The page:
ADS-B should sequence airplanes at nontowered airports?

I flew the Cirrus recently to Gaithersburg, an airport that supposedly sees only 131 operations per day (airnav). On the flight from Allentown, Pennsylvania to KGAI, the controllers did not even once tell me to look for a nearby plane. I was pretty much alone in the sky at 6,000′.

Things were different within 5 miles of the destination airport. I arrived on a gusty bumpy Tuesday at 1 pm and became the fourth airplane in the pattern as this non-towered airport. I departed behind a Pilatus PC-12. The Pilatus crew waited for a small plane to land before they could depart. I asked a plane on downwind to extend slightly so that I could get out with my IFR clearance (i.e., there were at least four airplanes operating at 5 pm when I departed). Given the active flight school at KGAI and the fact that I have nearly always found myself with company in the traffic pattern there, I question the 131/day number (since there is no control tower, the statistic may not be authoritative).

There is some structure to the traffic pattern at an airport that makes it a bit easier for pilots to identify each other, but self-sequencing is not always successful. AOPA’s Air Safety Institute: “Eighty percent of the midair collisions that occurred during ‘normal’ [not formation or aerobatics] flight activities happened within ten miles of an airport, and 78 percent of the midair collisions that occurred around the traffic pattern happened at nontowered airports.”

Americans have spent billions of dollars over the last twenty years on ADS-B, partly sold as a way to avoid midair collisions. I’m wondering now, though, if ADS-B solves the wrong problem and/or the non-problem of enroute traffic conflicts.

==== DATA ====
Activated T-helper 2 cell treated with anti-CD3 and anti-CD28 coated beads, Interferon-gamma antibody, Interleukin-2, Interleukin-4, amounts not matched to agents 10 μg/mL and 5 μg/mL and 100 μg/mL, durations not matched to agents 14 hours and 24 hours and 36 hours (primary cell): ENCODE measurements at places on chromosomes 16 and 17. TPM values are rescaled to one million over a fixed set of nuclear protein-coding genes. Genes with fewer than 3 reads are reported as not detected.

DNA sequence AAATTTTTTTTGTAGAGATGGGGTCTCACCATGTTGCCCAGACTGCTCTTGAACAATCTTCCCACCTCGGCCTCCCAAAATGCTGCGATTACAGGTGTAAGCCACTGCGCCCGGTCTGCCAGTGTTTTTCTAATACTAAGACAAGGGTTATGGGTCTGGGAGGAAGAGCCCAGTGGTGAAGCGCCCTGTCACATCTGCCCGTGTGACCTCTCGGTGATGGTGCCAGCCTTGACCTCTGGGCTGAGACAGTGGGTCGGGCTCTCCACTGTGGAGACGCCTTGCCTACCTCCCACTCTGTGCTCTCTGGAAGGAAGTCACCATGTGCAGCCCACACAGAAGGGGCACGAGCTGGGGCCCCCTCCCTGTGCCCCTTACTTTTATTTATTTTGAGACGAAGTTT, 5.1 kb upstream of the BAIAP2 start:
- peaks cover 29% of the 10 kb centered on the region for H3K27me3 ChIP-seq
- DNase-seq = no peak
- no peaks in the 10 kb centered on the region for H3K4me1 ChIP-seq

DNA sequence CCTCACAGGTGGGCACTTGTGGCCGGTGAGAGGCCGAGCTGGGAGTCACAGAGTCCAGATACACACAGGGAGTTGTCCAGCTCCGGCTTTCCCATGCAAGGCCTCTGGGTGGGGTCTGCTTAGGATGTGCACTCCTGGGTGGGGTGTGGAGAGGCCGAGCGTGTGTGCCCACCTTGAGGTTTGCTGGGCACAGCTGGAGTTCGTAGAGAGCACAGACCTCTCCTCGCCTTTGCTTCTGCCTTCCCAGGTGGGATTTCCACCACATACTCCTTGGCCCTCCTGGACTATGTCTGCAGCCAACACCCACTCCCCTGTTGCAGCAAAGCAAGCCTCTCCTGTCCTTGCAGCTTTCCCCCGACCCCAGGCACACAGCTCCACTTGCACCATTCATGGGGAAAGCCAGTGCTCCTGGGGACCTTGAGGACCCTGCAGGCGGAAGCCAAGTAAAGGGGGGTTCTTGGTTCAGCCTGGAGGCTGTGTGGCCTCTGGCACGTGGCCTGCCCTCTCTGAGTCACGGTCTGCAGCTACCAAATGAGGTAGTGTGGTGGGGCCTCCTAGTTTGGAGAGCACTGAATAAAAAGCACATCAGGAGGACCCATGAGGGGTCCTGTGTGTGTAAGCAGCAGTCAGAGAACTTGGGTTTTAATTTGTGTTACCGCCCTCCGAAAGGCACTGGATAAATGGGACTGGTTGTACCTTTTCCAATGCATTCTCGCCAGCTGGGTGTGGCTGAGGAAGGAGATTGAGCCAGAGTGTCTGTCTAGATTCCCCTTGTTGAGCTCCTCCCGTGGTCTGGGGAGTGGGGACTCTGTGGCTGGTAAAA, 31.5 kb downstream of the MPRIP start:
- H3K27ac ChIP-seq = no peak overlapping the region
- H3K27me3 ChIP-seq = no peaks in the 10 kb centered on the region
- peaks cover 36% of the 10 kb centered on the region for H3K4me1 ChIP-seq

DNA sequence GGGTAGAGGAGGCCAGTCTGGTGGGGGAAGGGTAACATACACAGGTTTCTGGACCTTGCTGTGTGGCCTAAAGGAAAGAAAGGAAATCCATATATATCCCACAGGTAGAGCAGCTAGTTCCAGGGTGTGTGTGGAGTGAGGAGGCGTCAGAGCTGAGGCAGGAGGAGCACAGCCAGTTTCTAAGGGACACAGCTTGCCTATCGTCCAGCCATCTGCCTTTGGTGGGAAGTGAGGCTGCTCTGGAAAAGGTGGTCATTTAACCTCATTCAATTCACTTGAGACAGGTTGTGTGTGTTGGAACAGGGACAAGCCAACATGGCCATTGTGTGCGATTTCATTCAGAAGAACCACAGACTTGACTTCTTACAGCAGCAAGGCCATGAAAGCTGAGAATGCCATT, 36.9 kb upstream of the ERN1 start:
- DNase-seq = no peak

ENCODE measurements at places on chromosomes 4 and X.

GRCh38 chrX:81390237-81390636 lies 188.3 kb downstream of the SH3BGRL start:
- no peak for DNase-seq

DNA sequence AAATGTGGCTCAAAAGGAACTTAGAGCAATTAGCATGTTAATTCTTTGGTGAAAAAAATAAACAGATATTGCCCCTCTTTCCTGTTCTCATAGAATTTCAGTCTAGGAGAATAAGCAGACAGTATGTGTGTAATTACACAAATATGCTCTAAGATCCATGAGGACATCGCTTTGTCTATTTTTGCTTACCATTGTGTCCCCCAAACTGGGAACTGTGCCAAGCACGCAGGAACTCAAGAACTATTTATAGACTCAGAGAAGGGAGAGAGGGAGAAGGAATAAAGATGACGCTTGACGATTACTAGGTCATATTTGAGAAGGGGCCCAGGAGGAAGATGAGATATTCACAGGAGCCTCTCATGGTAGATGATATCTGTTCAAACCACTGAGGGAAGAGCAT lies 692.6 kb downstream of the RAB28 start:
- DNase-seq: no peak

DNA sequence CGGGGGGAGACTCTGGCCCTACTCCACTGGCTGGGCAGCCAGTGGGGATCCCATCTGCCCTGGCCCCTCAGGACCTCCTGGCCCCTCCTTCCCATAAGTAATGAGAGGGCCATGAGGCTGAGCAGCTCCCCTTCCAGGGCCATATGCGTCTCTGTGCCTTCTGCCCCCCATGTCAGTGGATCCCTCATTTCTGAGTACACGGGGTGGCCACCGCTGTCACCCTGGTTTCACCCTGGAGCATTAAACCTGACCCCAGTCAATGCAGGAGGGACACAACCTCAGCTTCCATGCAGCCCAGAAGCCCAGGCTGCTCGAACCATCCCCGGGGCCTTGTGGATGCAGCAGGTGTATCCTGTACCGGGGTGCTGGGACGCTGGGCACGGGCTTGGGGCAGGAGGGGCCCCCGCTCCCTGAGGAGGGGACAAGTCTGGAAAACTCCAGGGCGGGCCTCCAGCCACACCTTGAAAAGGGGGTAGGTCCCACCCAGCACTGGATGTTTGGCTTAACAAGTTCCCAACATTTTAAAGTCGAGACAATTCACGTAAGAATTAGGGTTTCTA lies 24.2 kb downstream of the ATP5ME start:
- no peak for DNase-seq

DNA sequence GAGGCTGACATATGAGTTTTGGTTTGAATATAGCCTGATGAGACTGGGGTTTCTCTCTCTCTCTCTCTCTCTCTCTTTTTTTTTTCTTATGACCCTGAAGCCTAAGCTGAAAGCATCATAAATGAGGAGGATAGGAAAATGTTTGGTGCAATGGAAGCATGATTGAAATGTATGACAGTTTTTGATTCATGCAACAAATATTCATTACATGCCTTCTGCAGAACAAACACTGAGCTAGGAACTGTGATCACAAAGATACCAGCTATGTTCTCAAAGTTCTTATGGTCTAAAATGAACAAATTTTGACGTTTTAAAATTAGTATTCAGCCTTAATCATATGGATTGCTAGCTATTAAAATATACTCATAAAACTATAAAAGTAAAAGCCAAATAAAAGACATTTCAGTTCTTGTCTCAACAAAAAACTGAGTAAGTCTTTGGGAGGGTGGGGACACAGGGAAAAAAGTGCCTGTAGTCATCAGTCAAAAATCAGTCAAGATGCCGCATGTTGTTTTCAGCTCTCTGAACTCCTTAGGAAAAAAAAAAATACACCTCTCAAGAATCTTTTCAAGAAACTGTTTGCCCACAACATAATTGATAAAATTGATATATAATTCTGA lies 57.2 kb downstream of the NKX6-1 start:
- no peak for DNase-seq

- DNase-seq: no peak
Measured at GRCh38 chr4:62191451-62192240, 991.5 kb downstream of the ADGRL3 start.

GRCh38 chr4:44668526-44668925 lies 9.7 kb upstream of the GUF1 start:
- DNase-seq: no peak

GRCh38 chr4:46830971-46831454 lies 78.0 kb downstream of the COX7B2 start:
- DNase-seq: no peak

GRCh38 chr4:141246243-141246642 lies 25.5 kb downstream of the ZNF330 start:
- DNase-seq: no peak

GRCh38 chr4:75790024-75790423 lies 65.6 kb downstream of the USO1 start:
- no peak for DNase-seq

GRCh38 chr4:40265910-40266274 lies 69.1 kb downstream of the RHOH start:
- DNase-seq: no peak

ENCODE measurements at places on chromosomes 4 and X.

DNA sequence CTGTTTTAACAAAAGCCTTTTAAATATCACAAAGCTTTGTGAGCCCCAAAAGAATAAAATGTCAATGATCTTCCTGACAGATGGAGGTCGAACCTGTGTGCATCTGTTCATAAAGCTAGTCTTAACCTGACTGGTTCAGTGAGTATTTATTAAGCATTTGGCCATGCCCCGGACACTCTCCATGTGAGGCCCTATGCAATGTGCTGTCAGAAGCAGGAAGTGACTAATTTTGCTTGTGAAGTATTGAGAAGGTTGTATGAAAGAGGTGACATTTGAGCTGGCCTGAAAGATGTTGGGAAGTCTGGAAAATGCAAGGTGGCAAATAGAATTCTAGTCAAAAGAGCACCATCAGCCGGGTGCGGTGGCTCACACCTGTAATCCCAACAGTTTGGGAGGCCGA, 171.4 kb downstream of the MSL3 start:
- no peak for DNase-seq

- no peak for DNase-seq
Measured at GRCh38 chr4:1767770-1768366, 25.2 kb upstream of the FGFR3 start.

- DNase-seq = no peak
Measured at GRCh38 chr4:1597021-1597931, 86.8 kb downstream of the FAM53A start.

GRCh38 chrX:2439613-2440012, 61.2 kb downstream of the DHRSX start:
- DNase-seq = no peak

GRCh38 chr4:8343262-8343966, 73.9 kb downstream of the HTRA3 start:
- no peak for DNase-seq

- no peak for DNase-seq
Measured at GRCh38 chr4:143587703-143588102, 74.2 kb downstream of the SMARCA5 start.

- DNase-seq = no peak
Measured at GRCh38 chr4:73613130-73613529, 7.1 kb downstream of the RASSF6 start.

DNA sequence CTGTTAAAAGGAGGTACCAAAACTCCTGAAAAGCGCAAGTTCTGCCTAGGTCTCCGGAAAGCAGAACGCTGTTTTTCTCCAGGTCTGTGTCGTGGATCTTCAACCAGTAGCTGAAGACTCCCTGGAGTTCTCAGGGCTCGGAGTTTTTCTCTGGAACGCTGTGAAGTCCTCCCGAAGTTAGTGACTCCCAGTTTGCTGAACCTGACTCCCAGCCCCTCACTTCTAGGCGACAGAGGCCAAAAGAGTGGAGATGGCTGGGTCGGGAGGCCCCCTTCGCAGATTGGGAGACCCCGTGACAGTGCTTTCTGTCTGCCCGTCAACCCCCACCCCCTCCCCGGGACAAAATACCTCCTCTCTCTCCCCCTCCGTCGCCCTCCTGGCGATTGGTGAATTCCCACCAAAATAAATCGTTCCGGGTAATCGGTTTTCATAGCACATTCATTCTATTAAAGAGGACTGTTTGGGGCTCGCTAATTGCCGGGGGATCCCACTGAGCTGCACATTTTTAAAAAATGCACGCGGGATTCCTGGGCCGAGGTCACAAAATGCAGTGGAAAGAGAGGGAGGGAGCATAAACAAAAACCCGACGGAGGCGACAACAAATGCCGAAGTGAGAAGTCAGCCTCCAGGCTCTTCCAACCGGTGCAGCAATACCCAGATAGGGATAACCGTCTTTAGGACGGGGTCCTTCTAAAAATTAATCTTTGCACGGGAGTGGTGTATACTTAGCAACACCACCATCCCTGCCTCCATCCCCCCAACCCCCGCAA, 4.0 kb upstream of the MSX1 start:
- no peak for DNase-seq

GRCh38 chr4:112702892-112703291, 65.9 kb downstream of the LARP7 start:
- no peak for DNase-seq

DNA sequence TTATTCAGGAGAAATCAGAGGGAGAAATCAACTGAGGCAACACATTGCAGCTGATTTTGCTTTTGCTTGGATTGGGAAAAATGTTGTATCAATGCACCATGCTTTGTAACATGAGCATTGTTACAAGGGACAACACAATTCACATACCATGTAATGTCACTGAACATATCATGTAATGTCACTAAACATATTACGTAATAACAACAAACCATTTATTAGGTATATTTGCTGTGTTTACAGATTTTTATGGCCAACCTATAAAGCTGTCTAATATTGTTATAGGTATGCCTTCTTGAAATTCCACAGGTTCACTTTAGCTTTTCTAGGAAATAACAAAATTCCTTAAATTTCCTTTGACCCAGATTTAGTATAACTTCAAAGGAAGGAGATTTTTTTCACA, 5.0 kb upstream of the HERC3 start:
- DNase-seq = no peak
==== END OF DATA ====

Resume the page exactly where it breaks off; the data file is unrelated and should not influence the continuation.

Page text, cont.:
Maybe it was too advanced an idea in the 1990s when ADS-B was conceived (with an implementation date of Jan 1, 2020!), but I wonder if it would make sense for ADS-B gear to sequence airplanes at nontowered airports. Why couldn’t the pilot press a button on the transponder and have the ADS-B software say “You are Number 3 for Runway 32. Number 2 is turning right base. Number 1 is on final”?

3 thoughts on “ADS-B should sequence airplanes at nontowered airports?

  1. ADS-B out provides information about the position and movement of the aircraft transmitting it. Other aircraft can display this information if they have a receiver and a system to process the data. There would have to be some system at the airport to do some AI on the collection of the nearby aircraft and have some way to know their intentions. I believe there are too many problems with this.

    They are working on remote and virtual control towers where the controllers are located away from the airport with video information. It has the same rules as if it were located at the airport.

  2. Tom: Why can’t the ADS-B boxes run software that cooperates in a similar way to (1989)? TCAS II provides complementary resolution advisories without any central ground-based processing. One airplane tells the pilots “climb” and the other “descend”.

    This needs AI? Given that a traffic pattern is essentially one-dimensional (a series of line segments), how can this require “AI”?

  3. It’s more complex then accident avoidance. There are issues with intentions, flight characteristics, aircraft performance, pilot skills, priorities or emergencies, airspace, CFIT, weather, etc..

    Can you imagine departing at 200 feet and hearing, sierra delta you are number 1 for landing, 3 aircraft in the pattern, left traffic? Lots of factors in sequencing. And there is a difference when a tower asks you to do something and you verify and confirm you will take those actions.

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